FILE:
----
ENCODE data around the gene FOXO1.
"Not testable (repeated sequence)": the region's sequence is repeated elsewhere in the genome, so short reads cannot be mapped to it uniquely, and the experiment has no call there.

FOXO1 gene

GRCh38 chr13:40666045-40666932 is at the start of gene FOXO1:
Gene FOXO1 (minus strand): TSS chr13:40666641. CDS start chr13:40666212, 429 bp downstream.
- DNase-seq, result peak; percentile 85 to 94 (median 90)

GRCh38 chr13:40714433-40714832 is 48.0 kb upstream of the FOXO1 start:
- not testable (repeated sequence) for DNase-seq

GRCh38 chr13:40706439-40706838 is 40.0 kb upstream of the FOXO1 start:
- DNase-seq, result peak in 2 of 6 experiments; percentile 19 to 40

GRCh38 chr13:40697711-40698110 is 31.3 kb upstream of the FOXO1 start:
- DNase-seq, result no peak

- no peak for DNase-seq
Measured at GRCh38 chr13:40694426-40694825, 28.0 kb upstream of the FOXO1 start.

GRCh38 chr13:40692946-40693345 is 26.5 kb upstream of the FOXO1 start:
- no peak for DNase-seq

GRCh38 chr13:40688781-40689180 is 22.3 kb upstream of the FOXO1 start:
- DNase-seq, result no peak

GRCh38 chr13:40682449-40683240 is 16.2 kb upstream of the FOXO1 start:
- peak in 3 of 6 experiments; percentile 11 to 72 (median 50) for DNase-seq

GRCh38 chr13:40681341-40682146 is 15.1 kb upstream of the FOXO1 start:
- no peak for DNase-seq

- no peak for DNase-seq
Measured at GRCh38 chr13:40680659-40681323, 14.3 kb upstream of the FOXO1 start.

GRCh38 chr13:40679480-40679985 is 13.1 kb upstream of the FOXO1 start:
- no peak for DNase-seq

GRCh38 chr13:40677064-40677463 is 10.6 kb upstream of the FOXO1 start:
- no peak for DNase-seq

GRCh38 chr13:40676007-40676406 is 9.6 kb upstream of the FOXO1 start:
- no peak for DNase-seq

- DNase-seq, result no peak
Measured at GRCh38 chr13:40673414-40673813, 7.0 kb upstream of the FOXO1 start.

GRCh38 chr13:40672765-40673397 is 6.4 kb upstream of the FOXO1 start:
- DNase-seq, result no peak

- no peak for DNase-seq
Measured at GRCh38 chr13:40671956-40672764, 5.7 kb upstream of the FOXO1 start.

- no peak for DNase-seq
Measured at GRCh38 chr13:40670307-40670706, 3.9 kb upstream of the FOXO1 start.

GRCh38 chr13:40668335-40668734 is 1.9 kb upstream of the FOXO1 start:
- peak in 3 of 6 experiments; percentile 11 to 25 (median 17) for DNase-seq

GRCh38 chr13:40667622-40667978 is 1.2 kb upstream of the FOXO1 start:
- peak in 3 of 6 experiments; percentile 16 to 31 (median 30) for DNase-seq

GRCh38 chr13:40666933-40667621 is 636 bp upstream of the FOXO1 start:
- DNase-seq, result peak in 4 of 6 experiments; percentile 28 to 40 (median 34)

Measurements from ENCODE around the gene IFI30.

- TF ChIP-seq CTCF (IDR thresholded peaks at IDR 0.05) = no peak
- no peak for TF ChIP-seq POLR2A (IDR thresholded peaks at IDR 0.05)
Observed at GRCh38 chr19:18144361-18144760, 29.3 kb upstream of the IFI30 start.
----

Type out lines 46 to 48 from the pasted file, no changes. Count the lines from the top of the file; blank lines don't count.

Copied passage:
- TF ChIP-seq CTCF (IDR thresholded peaks at IDR 0.05) = no peak
- no peak for TF ChIP-seq POLR2A (IDR thresholded peaks at IDR 0.05)
Observed at GRCh38 chr19:18144361-18144760, 29.3 kb upstream of the IFI30 start.